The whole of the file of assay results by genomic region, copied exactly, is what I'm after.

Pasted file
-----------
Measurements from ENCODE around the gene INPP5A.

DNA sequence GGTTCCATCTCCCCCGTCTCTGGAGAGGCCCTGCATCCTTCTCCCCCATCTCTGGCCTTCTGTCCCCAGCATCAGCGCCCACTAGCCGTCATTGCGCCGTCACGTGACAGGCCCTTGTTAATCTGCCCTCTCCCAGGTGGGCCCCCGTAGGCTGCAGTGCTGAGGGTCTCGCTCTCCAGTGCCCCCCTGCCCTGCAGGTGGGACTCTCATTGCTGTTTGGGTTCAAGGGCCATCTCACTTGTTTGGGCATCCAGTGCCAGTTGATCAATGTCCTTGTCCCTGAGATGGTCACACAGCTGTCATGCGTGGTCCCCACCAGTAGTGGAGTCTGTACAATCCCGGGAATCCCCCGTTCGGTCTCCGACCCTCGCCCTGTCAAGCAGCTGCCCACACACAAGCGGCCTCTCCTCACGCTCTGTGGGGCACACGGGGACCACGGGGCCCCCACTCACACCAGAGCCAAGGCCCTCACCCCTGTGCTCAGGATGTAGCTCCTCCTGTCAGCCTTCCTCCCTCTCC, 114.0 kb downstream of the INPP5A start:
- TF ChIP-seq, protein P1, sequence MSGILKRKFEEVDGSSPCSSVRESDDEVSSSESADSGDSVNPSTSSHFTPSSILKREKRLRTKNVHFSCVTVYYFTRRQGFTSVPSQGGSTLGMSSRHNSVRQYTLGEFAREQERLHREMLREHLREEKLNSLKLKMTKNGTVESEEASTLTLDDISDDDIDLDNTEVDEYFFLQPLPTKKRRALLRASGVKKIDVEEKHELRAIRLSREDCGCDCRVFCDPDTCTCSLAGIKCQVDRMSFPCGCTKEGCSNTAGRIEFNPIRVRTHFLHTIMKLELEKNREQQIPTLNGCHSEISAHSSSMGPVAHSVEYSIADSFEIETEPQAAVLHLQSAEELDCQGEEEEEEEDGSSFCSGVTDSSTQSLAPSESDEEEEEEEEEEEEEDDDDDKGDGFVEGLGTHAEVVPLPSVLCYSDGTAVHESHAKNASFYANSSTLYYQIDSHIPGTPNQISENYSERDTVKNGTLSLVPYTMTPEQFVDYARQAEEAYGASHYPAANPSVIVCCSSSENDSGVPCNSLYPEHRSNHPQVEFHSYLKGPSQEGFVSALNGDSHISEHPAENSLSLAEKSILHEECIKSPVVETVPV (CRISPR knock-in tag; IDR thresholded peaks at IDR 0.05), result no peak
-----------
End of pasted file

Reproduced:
Measurements from ENCODE around the gene INPP5A.

DNA sequence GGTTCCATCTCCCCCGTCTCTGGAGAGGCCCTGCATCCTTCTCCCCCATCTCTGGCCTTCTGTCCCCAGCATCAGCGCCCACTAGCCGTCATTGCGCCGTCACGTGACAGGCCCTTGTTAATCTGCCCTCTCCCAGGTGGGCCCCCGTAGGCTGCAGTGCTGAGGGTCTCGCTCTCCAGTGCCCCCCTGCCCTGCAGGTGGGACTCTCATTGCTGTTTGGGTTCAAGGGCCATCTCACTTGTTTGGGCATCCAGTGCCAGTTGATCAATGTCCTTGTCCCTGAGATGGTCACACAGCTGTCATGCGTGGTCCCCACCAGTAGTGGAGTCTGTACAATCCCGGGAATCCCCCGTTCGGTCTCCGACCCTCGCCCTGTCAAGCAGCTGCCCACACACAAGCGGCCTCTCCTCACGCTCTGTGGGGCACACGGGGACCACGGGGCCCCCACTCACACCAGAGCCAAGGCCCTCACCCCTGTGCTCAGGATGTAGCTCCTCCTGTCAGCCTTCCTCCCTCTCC, 114.0 kb downstream of the INPP5A start:
- TF ChIP-seq, protein P1, sequence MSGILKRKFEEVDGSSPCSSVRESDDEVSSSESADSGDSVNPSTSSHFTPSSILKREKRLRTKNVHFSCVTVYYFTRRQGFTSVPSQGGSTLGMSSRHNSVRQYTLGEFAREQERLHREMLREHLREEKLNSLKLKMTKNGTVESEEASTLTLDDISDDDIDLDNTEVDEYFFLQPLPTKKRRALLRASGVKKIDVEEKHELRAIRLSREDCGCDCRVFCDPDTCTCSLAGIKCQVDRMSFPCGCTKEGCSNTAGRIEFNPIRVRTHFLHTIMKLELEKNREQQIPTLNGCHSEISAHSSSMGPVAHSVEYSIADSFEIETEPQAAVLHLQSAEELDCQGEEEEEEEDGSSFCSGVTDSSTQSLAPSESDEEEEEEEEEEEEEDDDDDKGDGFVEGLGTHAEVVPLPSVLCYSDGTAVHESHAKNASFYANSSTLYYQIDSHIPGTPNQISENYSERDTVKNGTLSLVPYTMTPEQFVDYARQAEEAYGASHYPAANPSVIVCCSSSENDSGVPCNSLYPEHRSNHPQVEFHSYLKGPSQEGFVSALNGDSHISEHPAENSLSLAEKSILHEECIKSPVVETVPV (CRISPR knock-in tag; IDR thresholded peaks at IDR 0.05), result no peak